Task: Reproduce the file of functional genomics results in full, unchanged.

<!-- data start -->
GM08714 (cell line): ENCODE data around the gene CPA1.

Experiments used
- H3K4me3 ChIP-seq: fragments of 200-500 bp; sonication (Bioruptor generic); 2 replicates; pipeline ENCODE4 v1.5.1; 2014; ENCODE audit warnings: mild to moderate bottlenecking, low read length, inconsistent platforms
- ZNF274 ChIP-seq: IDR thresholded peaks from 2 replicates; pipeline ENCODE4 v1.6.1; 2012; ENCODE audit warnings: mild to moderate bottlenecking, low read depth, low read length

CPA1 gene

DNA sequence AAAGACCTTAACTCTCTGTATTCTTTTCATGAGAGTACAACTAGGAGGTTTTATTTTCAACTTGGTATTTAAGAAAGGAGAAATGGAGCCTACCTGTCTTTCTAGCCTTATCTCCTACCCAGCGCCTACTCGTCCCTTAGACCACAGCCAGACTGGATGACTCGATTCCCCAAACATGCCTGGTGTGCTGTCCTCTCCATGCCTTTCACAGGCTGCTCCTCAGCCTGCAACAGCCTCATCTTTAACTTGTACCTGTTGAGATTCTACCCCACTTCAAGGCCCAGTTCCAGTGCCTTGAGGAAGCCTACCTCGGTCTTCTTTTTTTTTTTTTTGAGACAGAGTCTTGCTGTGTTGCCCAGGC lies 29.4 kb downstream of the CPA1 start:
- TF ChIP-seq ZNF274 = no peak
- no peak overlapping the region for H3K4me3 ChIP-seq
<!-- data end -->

GM08714 (cell line): ENCODE data around the gene CPA1.

Experiments used
- H3K4me3 ChIP-seq: fragments of 200-500 bp; sonication (Bioruptor generic); 2 replicates; pipeline ENCODE4 v1.5.1; 2014; ENCODE audit warnings: mild to moderate bottlenecking, low read length, inconsistent platforms
- ZNF274 ChIP-seq: IDR thresholded peaks from 2 replicates; pipeline ENCODE4 v1.6.1; 2012; ENCODE audit warnings: mild to moderate bottlenecking, low read depth, low read length

CPA1 gene

DNA sequence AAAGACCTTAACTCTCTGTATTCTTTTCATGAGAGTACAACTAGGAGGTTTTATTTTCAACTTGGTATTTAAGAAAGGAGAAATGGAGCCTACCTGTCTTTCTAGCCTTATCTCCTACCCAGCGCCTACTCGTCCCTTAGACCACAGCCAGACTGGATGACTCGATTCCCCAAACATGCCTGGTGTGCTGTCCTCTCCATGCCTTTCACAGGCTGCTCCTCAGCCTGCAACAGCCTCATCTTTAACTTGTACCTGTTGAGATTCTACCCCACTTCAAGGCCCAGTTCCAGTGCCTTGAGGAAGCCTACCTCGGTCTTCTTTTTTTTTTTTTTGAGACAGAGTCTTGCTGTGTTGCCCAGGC lies 29.4 kb downstream of the CPA1 start:
- TF ChIP-seq ZNF274 = no peak
- no peak overlapping the region for H3K4me3 ChIP-seq